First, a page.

moved on in life, did not push it, never bet again for many years, odd share purchase, odd snooker wager etc - some good some bad - in the main positive - no real interest in taking it more serious with a young family etc

Dot com bubble - never got involved - very busy at the time - a business friend at the time who I went out of my way to warn regards what he was getting involved in after he had given me a very soundly based share tip -

his lack of knowledge - what it can do to you if unprepared etc etc etc etc etc etc etc etc etc

NO GOOD - DEAF EARS - WAS A BIG WINNER AT THE TIME - WANTED MORE - LOST A LIFE TIMES WORK - EVERYTHING - HOUSE - BUSINESS

he was very lucky, he just avoided full bankruptcy and his wife stood by him, it worked out for him and many others - he found himself - he fosters children :-)

I have lost contact with him over the years, was informed he absolutely loves it

others may not be so fortunate !

trading runs, some reflection gaps in between

1 year reading etc, demo trade ideas, odd live single trade ideas ..... + 30 %

3 months - SB account very simple method + 50 % intra day

6 months - blown 1 SB account intra day

3 months - blown 50 % of 2nd SB account intra day

3 months - recovered the lost 50 % SB account intra day

6 months - doubled above SB account intra day

3 - 6 months - DMA intra day - running at + 40 % at 3 months - ended period at Scratch .... 1 very large error ! (66% of account in one hit ... over everything / complete brain down / complete rape of emotional bank / total step out of .. or perhaps not !)

since then (1 yr ago) consistant runs out to 2 months then problem arrives like magic, have built a very sound method with tight stop / MM etc in an attempt to protect myself from the step outside myself days, even went so far to request my broker de-activates platform at certain limits

account closed, gave up on intra day - cannot trust myself five days out of a hundred to do the right thing !


these days I trade longer timeframe ideas with much smaller size/lever - consistant at the moment :-) running total + 50 % over last 6 months




noticed from the posts and the posts on many threads on this site how many repeat the same ~ hours of looking at screen and reading etc etc required to master trading


my advice to anybody just starting out or anybody who is not yet profitable who is putting in hours on end of screen time in to attempt to learn to trade is

STOP why would you need to look at something for hours on end

what are you looking at exactly ?

take yourself for a walk and just consider what your looking at and who provides it, what the market actually is, what it does ? If you cannot answer that question, then find out

get yourself a very simple set up based on your new understanding and make sure you have the math on yourside everytime you trade

be watchful of self

sorry off on one again :-)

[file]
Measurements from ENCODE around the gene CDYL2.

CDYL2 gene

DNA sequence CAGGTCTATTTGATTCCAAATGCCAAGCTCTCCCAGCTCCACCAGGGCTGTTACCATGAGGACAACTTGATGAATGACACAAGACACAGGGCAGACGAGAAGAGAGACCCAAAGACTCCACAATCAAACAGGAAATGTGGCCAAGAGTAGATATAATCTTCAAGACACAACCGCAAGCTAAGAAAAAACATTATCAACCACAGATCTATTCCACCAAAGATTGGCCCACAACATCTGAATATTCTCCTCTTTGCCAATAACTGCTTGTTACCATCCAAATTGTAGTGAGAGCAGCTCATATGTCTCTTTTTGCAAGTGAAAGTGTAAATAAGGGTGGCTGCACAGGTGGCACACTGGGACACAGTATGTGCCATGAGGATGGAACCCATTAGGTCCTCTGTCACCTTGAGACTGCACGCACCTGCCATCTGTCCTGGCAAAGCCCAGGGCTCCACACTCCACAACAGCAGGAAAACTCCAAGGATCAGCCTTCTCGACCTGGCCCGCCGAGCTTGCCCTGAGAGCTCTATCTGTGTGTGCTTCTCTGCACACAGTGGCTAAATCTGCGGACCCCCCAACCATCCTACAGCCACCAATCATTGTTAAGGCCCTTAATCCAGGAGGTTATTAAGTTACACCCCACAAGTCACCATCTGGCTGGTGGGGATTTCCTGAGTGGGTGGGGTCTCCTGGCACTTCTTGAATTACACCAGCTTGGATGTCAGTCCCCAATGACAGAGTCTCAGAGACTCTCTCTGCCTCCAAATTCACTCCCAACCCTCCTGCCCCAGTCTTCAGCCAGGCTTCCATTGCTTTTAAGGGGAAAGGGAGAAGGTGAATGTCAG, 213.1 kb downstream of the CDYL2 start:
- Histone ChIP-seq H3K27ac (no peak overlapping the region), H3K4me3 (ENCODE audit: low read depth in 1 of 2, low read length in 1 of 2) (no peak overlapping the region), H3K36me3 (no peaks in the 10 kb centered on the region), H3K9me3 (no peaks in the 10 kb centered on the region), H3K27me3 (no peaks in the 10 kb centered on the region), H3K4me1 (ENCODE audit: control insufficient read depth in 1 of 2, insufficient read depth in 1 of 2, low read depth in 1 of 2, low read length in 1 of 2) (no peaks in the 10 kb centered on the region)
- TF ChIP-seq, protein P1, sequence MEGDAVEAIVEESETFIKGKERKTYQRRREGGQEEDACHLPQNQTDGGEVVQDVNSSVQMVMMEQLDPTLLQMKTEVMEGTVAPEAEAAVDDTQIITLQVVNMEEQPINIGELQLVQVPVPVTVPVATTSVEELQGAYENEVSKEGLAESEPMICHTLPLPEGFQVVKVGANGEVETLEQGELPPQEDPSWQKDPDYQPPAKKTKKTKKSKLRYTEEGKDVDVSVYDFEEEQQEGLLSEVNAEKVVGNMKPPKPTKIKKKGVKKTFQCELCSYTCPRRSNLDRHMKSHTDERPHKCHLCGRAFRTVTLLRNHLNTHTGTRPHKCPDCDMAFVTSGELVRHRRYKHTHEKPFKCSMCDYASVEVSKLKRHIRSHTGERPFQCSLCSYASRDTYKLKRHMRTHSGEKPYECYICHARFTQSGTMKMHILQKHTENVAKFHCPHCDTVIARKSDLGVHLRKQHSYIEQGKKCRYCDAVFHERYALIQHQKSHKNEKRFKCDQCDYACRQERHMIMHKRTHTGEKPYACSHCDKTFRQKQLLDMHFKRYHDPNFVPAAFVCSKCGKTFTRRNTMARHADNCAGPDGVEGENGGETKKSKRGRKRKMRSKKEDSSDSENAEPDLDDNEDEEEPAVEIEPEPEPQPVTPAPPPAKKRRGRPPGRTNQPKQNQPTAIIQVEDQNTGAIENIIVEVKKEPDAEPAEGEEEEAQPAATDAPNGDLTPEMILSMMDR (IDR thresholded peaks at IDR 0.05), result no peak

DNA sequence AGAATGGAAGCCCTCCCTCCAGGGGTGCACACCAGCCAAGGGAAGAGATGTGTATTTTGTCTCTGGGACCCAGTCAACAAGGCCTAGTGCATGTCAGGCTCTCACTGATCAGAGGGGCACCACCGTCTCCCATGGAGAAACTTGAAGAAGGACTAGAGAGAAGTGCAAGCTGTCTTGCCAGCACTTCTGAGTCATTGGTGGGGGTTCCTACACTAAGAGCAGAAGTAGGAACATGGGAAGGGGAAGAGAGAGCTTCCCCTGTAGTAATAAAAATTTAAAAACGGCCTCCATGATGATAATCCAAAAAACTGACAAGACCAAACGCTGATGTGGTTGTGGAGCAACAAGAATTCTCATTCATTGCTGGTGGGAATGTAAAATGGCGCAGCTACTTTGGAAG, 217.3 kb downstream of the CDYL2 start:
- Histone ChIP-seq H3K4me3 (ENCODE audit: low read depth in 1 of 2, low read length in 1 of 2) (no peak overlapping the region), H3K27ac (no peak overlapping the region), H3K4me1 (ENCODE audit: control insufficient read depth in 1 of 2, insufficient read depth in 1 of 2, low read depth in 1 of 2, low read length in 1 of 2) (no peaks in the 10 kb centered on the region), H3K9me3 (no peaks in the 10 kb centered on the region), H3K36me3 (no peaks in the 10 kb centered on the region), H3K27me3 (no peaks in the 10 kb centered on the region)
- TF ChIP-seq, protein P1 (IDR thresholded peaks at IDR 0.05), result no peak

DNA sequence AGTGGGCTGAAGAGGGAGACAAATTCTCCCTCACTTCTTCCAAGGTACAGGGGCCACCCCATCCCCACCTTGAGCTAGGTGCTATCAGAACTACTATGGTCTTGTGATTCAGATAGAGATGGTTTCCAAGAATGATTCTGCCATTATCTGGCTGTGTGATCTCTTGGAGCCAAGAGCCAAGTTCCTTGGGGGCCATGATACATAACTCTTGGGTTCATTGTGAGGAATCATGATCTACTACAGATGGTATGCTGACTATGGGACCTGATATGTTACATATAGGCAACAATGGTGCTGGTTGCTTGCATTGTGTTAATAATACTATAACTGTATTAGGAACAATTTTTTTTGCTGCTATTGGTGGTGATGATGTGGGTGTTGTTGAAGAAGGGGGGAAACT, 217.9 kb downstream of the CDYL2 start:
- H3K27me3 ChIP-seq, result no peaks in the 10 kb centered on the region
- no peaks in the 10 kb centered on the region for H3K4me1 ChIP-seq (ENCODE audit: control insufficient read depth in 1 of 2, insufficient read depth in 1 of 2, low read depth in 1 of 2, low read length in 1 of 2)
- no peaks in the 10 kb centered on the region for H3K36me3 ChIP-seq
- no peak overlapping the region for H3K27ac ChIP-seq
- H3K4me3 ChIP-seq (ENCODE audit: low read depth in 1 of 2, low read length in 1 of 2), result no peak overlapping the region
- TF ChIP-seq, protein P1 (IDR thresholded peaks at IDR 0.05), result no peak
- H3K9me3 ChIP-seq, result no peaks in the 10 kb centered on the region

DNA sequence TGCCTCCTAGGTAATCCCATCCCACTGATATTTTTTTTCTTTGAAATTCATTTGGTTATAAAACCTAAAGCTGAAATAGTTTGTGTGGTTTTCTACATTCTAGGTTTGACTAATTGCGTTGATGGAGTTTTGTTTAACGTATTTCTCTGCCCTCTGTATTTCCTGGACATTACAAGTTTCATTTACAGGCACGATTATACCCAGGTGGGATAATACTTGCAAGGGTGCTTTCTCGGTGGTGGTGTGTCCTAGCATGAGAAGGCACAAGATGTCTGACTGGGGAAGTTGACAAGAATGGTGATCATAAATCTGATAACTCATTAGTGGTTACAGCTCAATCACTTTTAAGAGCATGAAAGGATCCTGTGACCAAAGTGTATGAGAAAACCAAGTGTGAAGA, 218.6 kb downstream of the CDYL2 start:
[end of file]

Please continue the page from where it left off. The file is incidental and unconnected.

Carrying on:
in answer to the thread question

so a touch consistant with an aberration here and there


trading = Death or Glory no inbetween :-)


Andy

Last edited by tenbobtrader; Jul 13, 2009 at 12:32pm. Reason: typo
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Old Jul 13, 2009, 10:19am   #11
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Quote:
running at + 40 % at 3 months
youre gamblers..
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Old Jul 13, 2009, 10:54am   #12
Joined Jun 2009
Quote:
Originally Posted by everyonerich View Post
no indicator, no technical, no fundamental, nothing else.. its only you and a chart.
and the point being

Quote:
Originally Posted by everyonerich View Post
hahaha..
yes I thought so

Quote:
Originally Posted by everyonerich View Post
youre gamblers..
possibly


and your consistant and very very profitable with a five year track record behind you trading at 10 -100 lot size ?

Last edited by tenbobtrader; Jul 13, 2009 at 11:27am. Reason: ?
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Old Jul 13, 2009, 11:06am   #13
 
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I think most of the more established members here have a problem with the word "consistently" because all of us have bad weeks.

If I make money for 10 months of the year but lose for 2 - does that make me consistent?

It is also dependent on the time frame you are trading. A short term/scalper will be able to make "consistent" profits. However a swing trader's profit curve will be much more erratic.

Also - anyone who claims they are consistently profitable after a few months is probably heading for a big fall.... Been there done that!

For me - It was about 6 months before I was treading water consistently - and about 3 years before I was in a position where I could honestly expect to finish the year with a worthwhile profit.
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Old Jul 13, 2009, 11:20am   #14
Joined Jun 2009
from mr one liners own blog and profile

looks like some interesting stuff and thoughts in there




Some article for sharing..


Quote:
Running Money